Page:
Before being annexed by Seattle in 1910, Georgetown was a wide-open saloon town with its own horse racing track, leading a local preacher to dub it œthe cesspool of Seattle. Built up by workers at Boeing and the Rainier Brewing Company, the neighborhood, just south of downtown, faltered in the postwar era. Interstate 5 drove a concrete and rebar stake through its heart.
As I described it, Adobe killed Fremont and it was reborn in Georgetown. The article doesn’t mention the bike piles, tall bikes, scooter shop, artist lofts, or biker clubhouses you find in Georgetown as well.
- Stand Over Height – Fully loaded, with kids, a spouse, or Clip-n-Seals, the stand-over height of Bettie is always a concern and difficult. You’re balancing a hundred pounds or so, then stepping up, and over to get onto Bettie. The top tube of a cargo Bettie would need to be as low as possible or made like a factory worker’s cruiser bike with a basket in front or back.
- The curve in the Big Dummy is nice, but I hit it each time with my foot. It’s a balance between lots of ground clearance and stand-over. It’s manageable and Val has a stand you can pull the Bettie up on – like a motorcycle – to park it; instead of balancing it fully loaded.
- Whippiness – Bettie is a whip machine. Some cyclist may like that sensation, I most certainly do not. While I understand why Bettie whips under load and deal with it, standing up is scary, and a Bettie 2.0, Surly, or custom frame should address that problem.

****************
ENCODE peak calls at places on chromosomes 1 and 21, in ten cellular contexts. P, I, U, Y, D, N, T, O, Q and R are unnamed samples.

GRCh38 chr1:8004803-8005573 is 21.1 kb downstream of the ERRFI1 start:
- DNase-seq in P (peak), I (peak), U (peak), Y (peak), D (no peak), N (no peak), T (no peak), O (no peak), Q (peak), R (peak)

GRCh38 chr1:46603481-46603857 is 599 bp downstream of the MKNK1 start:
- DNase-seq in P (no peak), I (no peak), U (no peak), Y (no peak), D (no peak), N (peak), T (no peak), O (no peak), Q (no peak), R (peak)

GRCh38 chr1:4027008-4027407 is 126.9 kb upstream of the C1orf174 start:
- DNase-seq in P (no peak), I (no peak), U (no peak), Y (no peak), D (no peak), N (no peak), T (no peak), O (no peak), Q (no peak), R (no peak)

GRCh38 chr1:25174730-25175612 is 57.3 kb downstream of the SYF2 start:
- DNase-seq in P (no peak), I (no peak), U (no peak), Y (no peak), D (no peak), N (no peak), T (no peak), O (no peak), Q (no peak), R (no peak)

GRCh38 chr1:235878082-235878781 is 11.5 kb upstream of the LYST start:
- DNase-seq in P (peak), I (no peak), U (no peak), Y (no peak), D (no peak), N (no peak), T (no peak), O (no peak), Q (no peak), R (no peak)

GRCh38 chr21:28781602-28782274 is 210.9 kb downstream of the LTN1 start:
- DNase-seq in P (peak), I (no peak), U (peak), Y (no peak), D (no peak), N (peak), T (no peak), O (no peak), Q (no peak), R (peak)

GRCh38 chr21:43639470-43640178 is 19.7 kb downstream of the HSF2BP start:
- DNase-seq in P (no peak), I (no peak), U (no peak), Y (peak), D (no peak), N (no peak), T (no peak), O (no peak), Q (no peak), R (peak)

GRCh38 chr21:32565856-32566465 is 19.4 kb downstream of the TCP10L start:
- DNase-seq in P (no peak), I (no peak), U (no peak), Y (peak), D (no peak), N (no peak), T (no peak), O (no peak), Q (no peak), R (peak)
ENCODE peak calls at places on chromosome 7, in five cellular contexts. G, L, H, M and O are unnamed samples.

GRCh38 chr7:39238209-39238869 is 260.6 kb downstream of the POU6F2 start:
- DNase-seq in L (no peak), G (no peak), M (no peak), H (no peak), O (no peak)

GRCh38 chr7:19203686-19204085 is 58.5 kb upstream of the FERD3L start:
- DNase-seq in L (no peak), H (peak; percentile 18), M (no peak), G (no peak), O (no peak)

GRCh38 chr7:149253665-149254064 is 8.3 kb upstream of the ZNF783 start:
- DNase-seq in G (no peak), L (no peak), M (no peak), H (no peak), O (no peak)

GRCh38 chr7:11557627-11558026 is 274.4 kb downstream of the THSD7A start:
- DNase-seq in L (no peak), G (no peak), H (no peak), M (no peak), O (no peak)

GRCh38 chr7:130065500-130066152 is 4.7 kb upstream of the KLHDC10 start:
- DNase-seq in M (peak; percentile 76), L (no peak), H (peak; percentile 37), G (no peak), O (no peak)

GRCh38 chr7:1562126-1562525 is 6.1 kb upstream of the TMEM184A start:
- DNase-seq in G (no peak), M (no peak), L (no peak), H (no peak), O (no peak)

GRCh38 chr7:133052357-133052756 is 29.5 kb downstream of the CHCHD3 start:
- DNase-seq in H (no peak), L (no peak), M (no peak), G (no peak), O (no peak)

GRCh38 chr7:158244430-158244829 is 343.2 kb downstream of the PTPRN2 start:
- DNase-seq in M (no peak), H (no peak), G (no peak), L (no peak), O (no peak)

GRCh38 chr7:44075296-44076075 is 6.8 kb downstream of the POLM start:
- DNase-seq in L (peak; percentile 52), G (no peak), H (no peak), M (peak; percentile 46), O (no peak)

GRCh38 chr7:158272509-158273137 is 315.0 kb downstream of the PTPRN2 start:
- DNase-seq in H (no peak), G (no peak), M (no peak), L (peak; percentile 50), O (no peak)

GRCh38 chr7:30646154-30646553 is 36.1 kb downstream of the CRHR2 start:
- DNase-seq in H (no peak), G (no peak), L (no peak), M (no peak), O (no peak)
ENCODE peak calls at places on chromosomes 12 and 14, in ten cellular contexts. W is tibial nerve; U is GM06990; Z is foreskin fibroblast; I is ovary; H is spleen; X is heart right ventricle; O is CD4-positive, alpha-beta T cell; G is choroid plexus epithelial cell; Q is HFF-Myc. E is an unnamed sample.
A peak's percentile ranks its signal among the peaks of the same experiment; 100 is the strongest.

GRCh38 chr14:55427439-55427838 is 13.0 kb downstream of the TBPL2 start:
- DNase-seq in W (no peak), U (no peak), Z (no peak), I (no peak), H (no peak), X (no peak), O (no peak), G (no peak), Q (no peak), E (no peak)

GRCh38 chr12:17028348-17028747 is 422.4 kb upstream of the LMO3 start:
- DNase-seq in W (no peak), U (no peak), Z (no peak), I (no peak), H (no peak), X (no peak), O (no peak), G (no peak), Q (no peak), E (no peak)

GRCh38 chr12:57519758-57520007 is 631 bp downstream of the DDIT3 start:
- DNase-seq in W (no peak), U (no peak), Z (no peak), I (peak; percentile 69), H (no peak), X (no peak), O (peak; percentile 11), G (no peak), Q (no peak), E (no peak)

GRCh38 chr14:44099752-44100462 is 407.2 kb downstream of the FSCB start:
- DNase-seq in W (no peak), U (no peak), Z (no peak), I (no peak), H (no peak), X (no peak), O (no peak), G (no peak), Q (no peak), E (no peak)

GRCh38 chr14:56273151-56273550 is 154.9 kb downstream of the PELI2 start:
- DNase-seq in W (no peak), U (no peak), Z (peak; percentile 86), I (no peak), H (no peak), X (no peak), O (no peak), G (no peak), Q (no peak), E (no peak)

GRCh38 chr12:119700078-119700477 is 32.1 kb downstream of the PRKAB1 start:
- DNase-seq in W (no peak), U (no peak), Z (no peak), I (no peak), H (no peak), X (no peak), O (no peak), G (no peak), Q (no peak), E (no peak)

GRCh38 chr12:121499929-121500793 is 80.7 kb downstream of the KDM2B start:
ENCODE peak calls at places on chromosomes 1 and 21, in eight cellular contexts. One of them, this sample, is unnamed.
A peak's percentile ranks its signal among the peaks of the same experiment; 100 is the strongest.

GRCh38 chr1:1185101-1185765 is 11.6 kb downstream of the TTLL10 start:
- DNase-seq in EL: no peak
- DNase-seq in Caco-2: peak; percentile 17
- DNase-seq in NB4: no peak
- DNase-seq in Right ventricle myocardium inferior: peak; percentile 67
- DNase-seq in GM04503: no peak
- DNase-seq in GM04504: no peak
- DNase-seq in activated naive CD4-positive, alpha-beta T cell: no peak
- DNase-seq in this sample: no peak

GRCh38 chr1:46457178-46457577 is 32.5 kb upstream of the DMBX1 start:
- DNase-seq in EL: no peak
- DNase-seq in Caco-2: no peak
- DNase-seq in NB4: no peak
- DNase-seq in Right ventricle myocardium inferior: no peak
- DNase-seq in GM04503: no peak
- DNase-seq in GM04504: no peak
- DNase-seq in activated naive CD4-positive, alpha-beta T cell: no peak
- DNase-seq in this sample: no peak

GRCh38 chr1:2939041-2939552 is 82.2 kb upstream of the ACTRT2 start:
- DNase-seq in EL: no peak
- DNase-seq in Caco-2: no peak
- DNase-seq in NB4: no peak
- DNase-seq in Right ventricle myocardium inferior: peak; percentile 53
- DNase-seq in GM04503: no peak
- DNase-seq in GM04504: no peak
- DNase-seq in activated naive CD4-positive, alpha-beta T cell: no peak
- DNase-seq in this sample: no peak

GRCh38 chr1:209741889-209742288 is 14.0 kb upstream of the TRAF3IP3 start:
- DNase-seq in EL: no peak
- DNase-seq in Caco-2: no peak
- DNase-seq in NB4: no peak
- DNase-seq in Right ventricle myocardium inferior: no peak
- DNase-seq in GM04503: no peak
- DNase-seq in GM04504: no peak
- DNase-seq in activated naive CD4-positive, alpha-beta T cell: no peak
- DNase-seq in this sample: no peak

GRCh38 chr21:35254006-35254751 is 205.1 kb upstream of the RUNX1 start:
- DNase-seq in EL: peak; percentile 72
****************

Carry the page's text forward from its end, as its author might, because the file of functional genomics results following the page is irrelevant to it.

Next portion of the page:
- No more whip! You can stand up!
- We built this version of Bettie sans Monkey. Maybe it’ll come back for 2.5x.
- Slow Ride – Over time with Bettie, I learned to just slow down.
- And it’s even slower with Bettie 2.0! Like a Bootsie Collins, slow, funky bass line. No rush, just pedal.
- Bettie Delivers – Check the Bettie Delivers movie.
- Bettie 2.0 delivers, but at a more deliberate pace.
Readers sent us the Mexican Crash photo and article and I noticed it on CNN’s most popular last night. It’s gruesome and a reminder to me and the other Huggas how dangerous racing and riding bikes is. I added it to our link blog and others in the bikesphere are picking it up.
That’s a helmet flying through the air and one of the cyclists died. They arrested the driver.
These bags are designed and fabricated in Portland to meet the needs of urban cyclists. Eli, a one man operation, has focused on spacious, practical, backpacks. He’s been providing city dwelling bikers an alternative to the standard messenger bag. When he’s not stitching, you might catch Eli about town on his fixed Kogswell Porteur.
Have you experimented with backpacks or other alternatives for lugging your daily haul? What works best for you?